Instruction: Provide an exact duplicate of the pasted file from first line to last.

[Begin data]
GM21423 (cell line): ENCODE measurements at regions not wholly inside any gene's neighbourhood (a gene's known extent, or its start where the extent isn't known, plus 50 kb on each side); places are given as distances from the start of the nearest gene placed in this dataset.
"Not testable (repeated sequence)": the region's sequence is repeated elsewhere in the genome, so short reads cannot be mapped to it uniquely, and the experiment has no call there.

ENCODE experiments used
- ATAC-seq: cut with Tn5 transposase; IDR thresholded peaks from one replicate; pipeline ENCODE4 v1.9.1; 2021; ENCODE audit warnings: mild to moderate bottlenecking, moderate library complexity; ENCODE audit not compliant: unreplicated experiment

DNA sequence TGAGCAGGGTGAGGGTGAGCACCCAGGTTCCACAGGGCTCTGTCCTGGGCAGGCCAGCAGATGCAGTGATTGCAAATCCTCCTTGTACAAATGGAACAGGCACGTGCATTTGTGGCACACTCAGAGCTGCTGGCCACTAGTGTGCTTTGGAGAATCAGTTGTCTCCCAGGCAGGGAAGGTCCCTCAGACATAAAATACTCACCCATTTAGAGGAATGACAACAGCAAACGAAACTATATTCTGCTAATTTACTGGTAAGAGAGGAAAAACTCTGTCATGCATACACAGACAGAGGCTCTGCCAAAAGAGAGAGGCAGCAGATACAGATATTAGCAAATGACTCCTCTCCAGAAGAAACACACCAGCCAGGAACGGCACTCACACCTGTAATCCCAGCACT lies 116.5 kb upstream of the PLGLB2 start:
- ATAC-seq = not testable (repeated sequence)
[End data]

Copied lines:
GM21423 (cell line): ENCODE measurements at regions not wholly inside any gene's neighbourhood (a gene's known extent, or its start where the extent isn't known, plus 50 kb on each side); places are given as distances from the start of the nearest gene placed in this dataset.
"Not testable (repeated sequence)": the region's sequence is repeated elsewhere in the genome, so short reads cannot be mapped to it uniquely, and the experiment has no call there.

ENCODE experiments used
- ATAC-seq: cut with Tn5 transposase; IDR thresholded peaks from one replicate; pipeline ENCODE4 v1.9.1; 2021; ENCODE audit warnings: mild to moderate bottlenecking, moderate library complexity; ENCODE audit not compliant: unreplicated experiment

DNA sequence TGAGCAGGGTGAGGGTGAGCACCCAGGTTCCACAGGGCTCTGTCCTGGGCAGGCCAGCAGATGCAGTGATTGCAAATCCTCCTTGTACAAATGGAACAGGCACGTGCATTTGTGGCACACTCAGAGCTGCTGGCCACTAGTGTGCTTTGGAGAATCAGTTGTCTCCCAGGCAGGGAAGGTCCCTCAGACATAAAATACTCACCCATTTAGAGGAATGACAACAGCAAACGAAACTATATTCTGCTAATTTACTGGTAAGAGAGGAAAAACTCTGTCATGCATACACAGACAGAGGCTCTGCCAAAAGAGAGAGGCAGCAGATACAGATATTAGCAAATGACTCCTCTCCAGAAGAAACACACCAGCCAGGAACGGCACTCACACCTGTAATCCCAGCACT lies 116.5 kb upstream of the PLGLB2 start:
- ATAC-seq = not testable (repeated sequence)